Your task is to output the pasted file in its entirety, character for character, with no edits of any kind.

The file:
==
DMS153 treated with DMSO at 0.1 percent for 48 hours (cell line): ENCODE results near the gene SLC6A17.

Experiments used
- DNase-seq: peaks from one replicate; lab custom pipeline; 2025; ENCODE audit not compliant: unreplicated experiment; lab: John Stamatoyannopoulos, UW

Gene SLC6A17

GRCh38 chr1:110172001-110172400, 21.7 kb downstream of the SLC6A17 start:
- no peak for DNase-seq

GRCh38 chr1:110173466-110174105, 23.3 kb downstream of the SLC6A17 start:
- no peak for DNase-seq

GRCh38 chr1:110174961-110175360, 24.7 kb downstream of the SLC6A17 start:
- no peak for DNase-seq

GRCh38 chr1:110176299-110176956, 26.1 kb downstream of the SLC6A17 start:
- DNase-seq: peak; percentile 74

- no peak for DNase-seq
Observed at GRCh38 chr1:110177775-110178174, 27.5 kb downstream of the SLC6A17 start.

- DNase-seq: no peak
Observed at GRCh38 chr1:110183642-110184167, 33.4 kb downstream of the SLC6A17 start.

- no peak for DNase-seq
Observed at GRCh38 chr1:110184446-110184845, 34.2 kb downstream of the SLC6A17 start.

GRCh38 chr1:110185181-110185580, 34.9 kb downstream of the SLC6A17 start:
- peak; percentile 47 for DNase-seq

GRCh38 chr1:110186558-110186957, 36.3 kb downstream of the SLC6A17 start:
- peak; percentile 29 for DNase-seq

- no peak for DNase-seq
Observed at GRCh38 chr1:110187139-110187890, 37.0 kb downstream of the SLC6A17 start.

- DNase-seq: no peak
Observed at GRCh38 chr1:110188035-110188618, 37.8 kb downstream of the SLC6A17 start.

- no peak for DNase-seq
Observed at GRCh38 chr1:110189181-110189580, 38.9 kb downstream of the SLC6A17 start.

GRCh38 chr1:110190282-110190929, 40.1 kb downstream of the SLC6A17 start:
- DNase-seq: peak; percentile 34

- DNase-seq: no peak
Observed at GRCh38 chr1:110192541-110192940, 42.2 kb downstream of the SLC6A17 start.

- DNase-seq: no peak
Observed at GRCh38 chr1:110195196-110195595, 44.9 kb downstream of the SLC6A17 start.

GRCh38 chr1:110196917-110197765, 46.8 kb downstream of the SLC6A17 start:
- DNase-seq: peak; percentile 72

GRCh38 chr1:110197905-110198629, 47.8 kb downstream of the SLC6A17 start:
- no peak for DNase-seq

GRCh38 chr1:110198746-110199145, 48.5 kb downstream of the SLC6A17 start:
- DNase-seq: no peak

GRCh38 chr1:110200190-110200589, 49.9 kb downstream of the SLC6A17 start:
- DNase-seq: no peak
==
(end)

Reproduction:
DMS153 treated with DMSO at 0.1 percent for 48 hours (cell line): ENCODE results near the gene SLC6A17.

Experiments used
- DNase-seq: peaks from one replicate; lab custom pipeline; 2025; ENCODE audit not compliant: unreplicated experiment; lab: John Stamatoyannopoulos, UW

Gene SLC6A17

GRCh38 chr1:110172001-110172400, 21.7 kb downstream of the SLC6A17 start:
- no peak for DNase-seq

GRCh38 chr1:110173466-110174105, 23.3 kb downstream of the SLC6A17 start:
- no peak for DNase-seq

GRCh38 chr1:110174961-110175360, 24.7 kb downstream of the SLC6A17 start:
- no peak for DNase-seq

GRCh38 chr1:110176299-110176956, 26.1 kb downstream of the SLC6A17 start:
- DNase-seq: peak; percentile 74

- no peak for DNase-seq
Observed at GRCh38 chr1:110177775-110178174, 27.5 kb downstream of the SLC6A17 start.

- DNase-seq: no peak
Observed at GRCh38 chr1:110183642-110184167, 33.4 kb downstream of the SLC6A17 start.

- no peak for DNase-seq
Observed at GRCh38 chr1:110184446-110184845, 34.2 kb downstream of the SLC6A17 start.

GRCh38 chr1:110185181-110185580, 34.9 kb downstream of the SLC6A17 start:
- peak; percentile 47 for DNase-seq

GRCh38 chr1:110186558-110186957, 36.3 kb downstream of the SLC6A17 start:
- peak; percentile 29 for DNase-seq

- no peak for DNase-seq
Observed at GRCh38 chr1:110187139-110187890, 37.0 kb downstream of the SLC6A17 start.

- DNase-seq: no peak
Observed at GRCh38 chr1:110188035-110188618, 37.8 kb downstream of the SLC6A17 start.

- no peak for DNase-seq
Observed at GRCh38 chr1:110189181-110189580, 38.9 kb downstream of the SLC6A17 start.

GRCh38 chr1:110190282-110190929, 40.1 kb downstream of the SLC6A17 start:
- DNase-seq: peak; percentile 34

- DNase-seq: no peak
Observed at GRCh38 chr1:110192541-110192940, 42.2 kb downstream of the SLC6A17 start.

- DNase-seq: no peak
Observed at GRCh38 chr1:110195196-110195595, 44.9 kb downstream of the SLC6A17 start.

GRCh38 chr1:110196917-110197765, 46.8 kb downstream of the SLC6A17 start:
- DNase-seq: peak; percentile 72

GRCh38 chr1:110197905-110198629, 47.8 kb downstream of the SLC6A17 start:
- no peak for DNase-seq

GRCh38 chr1:110198746-110199145, 48.5 kb downstream of the SLC6A17 start:
- DNase-seq: no peak

GRCh38 chr1:110200190-110200589, 49.9 kb downstream of the SLC6A17 start:
- DNase-seq: no peak